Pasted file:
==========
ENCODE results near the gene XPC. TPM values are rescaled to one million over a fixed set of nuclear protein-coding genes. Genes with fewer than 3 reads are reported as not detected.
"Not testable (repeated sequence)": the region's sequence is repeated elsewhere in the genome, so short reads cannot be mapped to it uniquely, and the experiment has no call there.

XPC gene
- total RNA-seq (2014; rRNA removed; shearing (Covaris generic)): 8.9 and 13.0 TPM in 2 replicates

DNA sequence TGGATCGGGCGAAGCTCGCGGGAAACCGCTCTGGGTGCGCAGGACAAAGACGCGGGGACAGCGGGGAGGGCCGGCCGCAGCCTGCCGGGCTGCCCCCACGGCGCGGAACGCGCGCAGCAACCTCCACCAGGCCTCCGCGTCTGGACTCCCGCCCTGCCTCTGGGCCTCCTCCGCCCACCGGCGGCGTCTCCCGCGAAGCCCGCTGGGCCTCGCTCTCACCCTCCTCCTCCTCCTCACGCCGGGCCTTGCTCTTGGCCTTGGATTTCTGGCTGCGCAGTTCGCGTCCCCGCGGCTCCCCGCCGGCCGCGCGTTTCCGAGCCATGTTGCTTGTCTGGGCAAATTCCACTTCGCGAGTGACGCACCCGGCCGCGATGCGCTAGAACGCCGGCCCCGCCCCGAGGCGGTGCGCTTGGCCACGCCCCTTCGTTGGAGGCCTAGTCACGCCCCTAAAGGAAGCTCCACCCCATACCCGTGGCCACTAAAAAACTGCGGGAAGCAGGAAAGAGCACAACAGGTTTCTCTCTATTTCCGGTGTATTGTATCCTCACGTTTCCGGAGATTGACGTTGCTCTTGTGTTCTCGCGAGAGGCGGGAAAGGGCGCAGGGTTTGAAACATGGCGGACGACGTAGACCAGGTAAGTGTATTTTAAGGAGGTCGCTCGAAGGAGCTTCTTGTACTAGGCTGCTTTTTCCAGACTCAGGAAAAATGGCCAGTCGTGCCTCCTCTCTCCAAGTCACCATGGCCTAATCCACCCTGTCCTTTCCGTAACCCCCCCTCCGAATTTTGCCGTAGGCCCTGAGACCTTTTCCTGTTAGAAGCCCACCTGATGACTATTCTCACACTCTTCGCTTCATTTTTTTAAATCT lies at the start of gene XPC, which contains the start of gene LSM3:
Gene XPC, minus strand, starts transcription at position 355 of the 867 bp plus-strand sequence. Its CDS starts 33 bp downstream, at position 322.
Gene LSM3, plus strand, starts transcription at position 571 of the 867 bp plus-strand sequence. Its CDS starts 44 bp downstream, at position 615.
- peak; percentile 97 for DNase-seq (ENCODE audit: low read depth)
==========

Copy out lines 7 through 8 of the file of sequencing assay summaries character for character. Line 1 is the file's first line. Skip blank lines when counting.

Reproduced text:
Gene LSM3, plus strand, starts transcription at position 571 of the 867 bp plus-strand sequence. Its CDS starts 44 bp downstream, at position 615.
- peak; percentile 97 for DNase-seq (ENCODE audit: low read depth)